Walter provided to me two versions of his memoirs, one hard copy (typed on his manual typewriter) and a later electronic revision, scanned in by his assistant, for my editing. He had received annotations from several scholars, but these were the last so I have worked with them and hope they will be available for any who wish to read, search for their own names, comment. Continue reading “People Who Have Shaped the Teaching Careers of Our Faculty—Part 5: Walter Weyrauch, Mentor and Friend”
Monday/The Anti-Injunction Act – Pay taxes now, sue later, delays the decision. Decide about penalties now.
Tuesday/Individual Mandate for Minimum Coverage – The mandate is too much or too little for the Commerce Clause.
Wednesday – Severability and Medicaid Expansion – Strike down the ACA if the mandate is unconstitutional because it’s all part of one plan or save as much as possible. Strike down the Medicaid expansion because the states foresee it will cost and confuse them as have past expansions. Continue reading “Affordable Care Act Issues at the Supreme Court, in Tweet Style”
I was asked to talk about the law’s view of the case of Dan Crews, age 27, who wants to die as soon as possible. You may have read about him last fall in the Journal-Sentinel, and in spring in the Chicago Tribune as the story unfolded. You might hear about him on the WISN 10 o’clock news on Sunday, November 6.
Dan has had quadriplegia since a traffic accident when he was three years old, and uses a ventilator because his chest muscles don’t allow him to breathe on his own. He’s mentally sharp, and verbal since the ventilator is attached through a trachea tube. He has earned an AA degree.
He wants to switch off the respirator so he will stop breathing. Specifically, he wants help from Froedtert Hospital, where he has received his care over the years, to switch off the respirator.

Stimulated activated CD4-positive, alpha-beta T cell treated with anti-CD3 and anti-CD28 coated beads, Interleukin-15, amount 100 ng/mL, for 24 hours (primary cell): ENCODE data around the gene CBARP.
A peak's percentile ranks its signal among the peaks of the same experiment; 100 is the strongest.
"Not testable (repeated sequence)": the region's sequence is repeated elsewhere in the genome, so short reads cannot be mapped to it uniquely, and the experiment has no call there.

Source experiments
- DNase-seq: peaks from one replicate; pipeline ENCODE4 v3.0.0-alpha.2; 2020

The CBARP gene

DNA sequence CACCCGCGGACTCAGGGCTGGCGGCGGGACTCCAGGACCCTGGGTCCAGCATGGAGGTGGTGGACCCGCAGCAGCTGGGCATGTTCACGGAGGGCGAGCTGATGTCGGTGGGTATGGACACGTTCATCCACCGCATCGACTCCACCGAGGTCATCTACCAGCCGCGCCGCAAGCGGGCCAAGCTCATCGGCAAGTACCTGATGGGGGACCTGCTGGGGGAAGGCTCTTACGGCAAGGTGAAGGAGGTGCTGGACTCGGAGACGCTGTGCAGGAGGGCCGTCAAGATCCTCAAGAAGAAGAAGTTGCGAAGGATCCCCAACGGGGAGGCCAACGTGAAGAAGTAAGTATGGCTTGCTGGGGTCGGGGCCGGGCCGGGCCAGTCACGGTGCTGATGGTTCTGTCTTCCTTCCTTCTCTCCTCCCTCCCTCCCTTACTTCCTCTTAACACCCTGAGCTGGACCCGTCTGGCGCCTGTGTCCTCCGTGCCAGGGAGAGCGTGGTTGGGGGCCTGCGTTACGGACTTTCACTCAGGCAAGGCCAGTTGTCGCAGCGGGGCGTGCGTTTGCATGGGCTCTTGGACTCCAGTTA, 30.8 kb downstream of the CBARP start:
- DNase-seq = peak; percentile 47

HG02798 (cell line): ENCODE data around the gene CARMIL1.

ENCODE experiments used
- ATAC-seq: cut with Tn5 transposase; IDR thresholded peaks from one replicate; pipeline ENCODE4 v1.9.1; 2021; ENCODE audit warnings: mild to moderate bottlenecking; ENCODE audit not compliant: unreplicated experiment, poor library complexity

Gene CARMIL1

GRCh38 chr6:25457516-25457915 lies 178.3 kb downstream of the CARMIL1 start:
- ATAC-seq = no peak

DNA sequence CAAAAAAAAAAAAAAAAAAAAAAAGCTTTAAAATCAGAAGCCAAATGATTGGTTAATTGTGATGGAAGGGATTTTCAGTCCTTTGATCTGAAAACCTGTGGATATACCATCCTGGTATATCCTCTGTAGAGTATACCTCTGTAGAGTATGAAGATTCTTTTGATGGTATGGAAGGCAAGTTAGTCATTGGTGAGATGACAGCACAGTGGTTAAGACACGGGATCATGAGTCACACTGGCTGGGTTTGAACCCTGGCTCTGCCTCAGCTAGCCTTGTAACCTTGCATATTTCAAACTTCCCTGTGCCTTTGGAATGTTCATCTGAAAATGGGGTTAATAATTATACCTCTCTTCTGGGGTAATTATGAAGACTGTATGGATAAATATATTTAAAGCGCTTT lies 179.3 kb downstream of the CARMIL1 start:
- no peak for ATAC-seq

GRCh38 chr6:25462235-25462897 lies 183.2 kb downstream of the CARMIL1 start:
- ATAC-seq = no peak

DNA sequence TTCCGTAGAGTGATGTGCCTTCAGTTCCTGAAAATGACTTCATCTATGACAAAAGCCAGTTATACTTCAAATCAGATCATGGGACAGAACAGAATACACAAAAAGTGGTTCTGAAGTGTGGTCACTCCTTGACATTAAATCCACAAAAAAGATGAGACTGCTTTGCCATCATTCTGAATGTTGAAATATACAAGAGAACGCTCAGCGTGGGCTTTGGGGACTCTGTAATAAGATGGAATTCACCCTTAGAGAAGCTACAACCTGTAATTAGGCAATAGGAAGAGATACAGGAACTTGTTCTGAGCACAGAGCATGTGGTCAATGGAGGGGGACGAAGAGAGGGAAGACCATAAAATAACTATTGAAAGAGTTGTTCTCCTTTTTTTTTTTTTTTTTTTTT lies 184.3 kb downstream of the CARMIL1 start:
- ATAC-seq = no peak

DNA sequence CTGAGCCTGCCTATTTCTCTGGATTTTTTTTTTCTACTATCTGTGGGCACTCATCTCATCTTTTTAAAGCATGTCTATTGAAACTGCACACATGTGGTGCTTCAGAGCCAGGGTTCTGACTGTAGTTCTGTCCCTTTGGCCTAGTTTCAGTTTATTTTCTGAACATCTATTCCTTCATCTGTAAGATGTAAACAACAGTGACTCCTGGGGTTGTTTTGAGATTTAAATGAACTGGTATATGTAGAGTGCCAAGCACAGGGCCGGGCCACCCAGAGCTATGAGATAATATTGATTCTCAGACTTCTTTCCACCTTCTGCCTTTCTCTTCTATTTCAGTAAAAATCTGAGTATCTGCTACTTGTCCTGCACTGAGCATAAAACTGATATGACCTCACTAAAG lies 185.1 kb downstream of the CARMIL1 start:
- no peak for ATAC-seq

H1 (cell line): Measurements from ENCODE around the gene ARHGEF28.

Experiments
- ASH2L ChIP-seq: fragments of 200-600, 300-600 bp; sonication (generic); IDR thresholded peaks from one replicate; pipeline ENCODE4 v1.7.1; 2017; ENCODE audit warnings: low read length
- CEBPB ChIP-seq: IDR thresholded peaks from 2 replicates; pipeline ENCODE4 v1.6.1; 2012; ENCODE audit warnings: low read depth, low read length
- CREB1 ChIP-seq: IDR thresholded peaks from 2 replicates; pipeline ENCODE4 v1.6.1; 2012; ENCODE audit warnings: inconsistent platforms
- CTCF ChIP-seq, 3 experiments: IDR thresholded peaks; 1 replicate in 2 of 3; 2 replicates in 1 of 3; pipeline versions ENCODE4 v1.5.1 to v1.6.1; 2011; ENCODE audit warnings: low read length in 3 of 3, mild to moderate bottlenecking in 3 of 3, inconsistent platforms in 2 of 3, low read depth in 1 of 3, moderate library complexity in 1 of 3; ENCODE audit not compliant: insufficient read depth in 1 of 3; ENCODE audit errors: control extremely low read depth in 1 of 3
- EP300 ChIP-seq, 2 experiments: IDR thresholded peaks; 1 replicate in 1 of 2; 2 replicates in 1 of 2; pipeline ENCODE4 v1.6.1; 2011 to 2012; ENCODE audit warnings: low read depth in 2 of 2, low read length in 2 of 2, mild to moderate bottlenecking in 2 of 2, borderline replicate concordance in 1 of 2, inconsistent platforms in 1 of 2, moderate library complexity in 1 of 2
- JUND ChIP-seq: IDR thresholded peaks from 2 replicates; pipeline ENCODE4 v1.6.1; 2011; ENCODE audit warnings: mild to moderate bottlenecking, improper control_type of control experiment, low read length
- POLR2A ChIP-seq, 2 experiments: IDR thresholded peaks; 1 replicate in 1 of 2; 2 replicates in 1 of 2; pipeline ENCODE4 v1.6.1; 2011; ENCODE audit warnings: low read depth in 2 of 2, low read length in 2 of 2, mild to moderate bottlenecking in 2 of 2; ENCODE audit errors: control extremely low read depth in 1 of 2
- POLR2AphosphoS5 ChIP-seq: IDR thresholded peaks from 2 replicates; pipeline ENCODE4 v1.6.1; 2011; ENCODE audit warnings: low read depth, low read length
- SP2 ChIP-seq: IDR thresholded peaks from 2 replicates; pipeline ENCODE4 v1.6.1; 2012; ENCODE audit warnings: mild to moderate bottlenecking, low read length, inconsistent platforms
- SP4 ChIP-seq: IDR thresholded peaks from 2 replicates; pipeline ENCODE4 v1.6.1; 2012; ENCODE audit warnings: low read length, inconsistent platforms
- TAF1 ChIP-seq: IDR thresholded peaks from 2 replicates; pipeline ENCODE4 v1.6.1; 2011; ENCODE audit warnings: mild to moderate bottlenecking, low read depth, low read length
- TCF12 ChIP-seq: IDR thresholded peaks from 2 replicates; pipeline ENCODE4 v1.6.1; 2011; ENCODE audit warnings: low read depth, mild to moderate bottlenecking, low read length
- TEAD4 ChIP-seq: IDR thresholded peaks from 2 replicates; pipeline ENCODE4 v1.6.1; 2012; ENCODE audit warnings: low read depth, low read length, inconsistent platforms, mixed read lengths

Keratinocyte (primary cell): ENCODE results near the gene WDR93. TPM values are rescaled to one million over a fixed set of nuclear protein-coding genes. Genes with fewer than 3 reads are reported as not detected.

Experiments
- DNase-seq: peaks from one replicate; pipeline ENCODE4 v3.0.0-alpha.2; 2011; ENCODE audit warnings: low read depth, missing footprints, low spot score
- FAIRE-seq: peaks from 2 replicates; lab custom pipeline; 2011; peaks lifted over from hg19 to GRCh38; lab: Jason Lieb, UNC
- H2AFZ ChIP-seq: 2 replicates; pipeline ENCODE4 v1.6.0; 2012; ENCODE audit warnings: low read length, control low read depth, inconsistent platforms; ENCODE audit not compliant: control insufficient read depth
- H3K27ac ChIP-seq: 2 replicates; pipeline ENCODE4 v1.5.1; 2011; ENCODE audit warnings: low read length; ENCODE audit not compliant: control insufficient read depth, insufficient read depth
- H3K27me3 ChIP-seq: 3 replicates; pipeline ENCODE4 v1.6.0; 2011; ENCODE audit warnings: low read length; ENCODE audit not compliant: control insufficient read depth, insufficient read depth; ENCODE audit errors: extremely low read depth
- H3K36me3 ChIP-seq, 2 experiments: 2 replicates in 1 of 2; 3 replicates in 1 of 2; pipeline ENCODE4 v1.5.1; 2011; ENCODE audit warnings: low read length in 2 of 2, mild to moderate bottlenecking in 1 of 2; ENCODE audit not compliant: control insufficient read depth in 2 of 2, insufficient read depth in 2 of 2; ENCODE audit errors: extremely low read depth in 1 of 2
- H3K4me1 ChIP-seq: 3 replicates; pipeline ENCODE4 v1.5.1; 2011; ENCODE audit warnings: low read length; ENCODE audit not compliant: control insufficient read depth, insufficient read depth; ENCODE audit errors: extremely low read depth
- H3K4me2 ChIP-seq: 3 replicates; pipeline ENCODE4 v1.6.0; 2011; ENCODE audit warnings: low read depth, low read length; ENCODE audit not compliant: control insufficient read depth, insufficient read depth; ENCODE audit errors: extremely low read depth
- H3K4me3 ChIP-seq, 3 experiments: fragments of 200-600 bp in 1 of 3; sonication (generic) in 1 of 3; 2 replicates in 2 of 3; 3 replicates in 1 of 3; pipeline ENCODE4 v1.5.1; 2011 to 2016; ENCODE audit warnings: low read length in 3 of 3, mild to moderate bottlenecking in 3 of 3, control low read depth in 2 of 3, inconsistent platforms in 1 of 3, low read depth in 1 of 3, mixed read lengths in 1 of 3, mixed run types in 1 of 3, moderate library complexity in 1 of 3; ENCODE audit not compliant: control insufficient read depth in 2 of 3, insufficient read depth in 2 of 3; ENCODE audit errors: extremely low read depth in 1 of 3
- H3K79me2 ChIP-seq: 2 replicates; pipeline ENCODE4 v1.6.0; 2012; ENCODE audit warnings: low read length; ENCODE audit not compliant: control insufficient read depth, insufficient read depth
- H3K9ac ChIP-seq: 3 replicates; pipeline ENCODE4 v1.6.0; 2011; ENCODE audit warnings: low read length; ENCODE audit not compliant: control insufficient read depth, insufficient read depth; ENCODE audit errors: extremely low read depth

My totally unscientific poll revealed that the well-settled law in this area is about as well-known as speed limits. Dan has a right to refuse medical treatment, and no one thinks the use of a respirator is anything other than medical treatment. Continue reading “A Non-terminal Man”
Please, don’t throw tomatoes yet! Everybody knows that prevention in the twentieth century, particularly due to use of infectious disease vaccines and more recently some innovative invasive procedures, has changed the demographic face of our population and the world’s.
Of course, while what “everybody” knows is never the whole of the matter, the inspiring story of diagnosis, followed by treatment, followed by survival is a wonderful sequence of events.
An upcoming symposium is about the flip-side of that coin (although it has been very hard to get people to talk about it). About eighteen months ago, we chose to bring together scholars who don’t necessarily presume that the mainstream health care perspective of diagnosis and follow-up treatment is more than a single widely endorsed perspective. The upcoming symposium, part of the annual series on health/disability/elder law held by Marquette’s Elder’s Advisor law review, proposes that prevention is often enough overrated that close examination is warranted. The symposium is titled “The Institutionalization of Prevention: We Win, We Lose.”
Cancer diagnosis and treatment is particularly, but hardly exclusively, illustrative. Continue reading “Is Prevention in Health Care Misguided?”
I write as briefly as possible about health care plans from the presidential candidates. I would not imagine telling you what to think about this, but I hope to present the differences in the proposals, both philosophically and practically. We are so busy reading our financial records with alarm! Please, add health care issues to your voting decision.
Note: The one-hour Turner Hall 4th St Forum on health care, taped last Thursday, is available as a podcast. The panel included Bill Jenkins, who has extensive experience as a leader with Aurora; George Lightbourn, public policy wonk and former Secretary of the Wisconsin Department of Administration; and David Newby, President of the Wisconsin AFL-CIO. And me, of course.
The differences between the McCain and Obama proposals are far greater than any past candidates. Obama presents a development or variation on the Clinton/Gore/Massachusetts plans that seek to spread risk and coverage. McCain takes health care coverage in a completely different direction. Below, I line up the elements, including major changes, sources and extent of coverage, cost containment, and extension of coverage to the uninsured. Continue reading “Priorities for the Next President: Health Care”